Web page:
4 Comments on “2021 USBC String Pinsetter Research Report – Video Summary”

  1. The string itself helping to knock down neighboring pins is definitely an issue for serious bowlers. Recreationals won’t care, and this less expensive option might work for them, but I can’t see any pros being excited about bowling on these.

  2. In no way should any USBC (or PBA or PWBA) sanctioned competition happen with string pinsetters. I guess they are okay for houses that don’t host leagues or tournaments but frankly I just wish they would go away. Now, get off my lawn.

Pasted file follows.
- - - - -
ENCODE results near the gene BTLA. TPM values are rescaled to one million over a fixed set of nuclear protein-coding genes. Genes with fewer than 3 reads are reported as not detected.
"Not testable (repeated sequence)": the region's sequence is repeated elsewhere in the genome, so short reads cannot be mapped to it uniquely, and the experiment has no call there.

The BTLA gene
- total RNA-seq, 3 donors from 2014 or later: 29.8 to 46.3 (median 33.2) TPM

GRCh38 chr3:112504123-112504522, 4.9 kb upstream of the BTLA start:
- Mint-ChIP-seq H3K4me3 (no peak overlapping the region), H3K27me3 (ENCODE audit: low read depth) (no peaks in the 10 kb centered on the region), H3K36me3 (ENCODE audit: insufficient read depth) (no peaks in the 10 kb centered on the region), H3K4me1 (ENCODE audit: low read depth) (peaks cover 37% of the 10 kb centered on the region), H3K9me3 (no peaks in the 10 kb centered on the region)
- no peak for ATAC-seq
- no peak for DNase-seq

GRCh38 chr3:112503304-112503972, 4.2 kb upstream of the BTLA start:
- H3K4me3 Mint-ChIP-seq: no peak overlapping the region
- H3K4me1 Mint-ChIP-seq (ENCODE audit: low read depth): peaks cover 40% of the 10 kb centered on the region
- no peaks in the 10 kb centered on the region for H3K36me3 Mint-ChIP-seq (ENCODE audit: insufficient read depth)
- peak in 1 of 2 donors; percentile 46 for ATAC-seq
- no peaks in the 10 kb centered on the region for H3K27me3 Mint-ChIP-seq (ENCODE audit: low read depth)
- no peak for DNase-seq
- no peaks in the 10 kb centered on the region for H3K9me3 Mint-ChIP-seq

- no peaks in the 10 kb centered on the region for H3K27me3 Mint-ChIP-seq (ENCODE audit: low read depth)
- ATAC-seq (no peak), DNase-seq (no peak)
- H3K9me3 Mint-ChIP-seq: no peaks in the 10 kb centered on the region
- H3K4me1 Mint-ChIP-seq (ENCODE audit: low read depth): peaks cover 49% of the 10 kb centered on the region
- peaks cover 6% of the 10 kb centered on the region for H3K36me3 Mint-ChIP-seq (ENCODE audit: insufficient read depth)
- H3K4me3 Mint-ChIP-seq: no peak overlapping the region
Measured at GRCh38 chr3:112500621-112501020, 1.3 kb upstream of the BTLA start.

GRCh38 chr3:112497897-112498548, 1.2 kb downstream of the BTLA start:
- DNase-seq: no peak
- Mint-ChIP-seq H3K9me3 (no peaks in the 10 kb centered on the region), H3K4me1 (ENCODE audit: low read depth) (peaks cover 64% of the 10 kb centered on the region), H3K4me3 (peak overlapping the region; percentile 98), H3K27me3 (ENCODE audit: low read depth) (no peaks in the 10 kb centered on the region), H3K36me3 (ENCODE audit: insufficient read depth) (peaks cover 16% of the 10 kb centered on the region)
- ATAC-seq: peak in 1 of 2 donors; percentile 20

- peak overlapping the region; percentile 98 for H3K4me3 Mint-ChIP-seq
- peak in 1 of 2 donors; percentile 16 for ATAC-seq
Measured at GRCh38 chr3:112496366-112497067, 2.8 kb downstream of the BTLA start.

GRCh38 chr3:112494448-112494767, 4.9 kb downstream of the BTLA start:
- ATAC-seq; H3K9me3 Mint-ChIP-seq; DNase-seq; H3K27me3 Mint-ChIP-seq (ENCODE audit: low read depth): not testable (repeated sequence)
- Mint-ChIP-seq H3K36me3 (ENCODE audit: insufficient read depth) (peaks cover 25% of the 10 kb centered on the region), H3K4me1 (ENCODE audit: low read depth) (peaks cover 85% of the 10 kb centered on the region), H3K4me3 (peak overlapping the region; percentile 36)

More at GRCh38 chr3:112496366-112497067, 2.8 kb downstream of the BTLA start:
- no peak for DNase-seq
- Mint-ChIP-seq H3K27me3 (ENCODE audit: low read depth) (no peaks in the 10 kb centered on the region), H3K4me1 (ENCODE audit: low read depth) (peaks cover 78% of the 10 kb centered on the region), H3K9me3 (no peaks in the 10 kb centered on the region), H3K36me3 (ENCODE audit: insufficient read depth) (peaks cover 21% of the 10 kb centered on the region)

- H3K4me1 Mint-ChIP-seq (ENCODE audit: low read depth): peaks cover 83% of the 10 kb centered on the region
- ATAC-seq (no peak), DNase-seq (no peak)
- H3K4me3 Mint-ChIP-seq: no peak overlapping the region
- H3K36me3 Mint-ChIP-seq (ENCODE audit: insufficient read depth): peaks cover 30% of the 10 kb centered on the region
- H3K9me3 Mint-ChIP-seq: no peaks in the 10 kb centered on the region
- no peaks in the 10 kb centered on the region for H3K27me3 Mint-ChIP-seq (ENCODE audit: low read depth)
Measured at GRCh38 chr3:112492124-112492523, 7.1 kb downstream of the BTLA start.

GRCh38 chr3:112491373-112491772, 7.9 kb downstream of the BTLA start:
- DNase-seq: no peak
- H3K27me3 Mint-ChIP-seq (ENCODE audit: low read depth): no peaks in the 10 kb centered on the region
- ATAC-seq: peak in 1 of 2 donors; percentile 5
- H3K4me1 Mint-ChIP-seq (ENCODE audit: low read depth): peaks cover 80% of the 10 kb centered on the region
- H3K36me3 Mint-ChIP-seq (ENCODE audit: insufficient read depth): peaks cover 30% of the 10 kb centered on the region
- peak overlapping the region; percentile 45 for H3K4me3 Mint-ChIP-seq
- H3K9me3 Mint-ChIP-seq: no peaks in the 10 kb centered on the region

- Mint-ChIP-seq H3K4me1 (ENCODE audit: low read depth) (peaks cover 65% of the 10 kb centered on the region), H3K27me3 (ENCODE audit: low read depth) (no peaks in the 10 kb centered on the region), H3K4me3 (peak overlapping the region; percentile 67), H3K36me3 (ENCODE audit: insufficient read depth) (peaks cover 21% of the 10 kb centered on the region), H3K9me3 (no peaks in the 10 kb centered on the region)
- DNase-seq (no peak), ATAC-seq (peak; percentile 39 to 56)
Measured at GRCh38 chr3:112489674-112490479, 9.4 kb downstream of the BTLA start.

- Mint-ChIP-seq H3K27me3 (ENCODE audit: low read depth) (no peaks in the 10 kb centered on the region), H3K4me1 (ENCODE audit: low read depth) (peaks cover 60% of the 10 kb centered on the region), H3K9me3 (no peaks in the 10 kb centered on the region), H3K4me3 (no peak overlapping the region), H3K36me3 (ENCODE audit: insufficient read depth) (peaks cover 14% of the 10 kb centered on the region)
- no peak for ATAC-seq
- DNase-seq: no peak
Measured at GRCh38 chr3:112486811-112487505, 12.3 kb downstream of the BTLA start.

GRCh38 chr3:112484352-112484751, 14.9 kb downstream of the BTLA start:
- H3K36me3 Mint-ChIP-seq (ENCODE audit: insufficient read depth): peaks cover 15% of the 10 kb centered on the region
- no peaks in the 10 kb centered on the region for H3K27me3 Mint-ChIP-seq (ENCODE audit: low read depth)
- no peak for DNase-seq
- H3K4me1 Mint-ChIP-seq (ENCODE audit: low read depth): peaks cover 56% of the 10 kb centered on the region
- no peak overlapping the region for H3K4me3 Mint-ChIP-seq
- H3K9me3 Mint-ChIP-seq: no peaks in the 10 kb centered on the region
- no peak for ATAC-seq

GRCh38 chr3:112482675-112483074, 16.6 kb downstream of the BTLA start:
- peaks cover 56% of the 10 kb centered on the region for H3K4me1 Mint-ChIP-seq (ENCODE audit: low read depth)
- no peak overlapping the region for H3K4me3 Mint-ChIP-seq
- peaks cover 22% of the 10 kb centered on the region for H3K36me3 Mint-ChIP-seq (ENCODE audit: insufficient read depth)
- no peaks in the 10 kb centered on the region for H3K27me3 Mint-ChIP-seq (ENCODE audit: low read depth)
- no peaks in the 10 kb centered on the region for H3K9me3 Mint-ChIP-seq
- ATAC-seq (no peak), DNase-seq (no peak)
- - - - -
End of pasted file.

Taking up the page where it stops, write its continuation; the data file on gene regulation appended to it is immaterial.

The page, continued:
3. It’s unfortunate that string pinsetters represent a significant cost reduction for centers, because this just seems super wonky to me. Different string length dynamics on how people shoot spares, and the inability to go after washout strikes would change the game significantly. That, and you’ll also have interactions with the usual pin-spotting inconsistencies. That and “bullshit” acceptance for sting pinsetters is much lower. If a pin kicks out of the back and knocks into another pin, it’s the pin that’s doing it. If a string attached to the pin does it, that feels wrong. Not saying that rules-wise they would be considered differently, but that difference in FEELING is going to turn a TON of the casual tryhards (a moniker I happily apply to myself) in leagues off.

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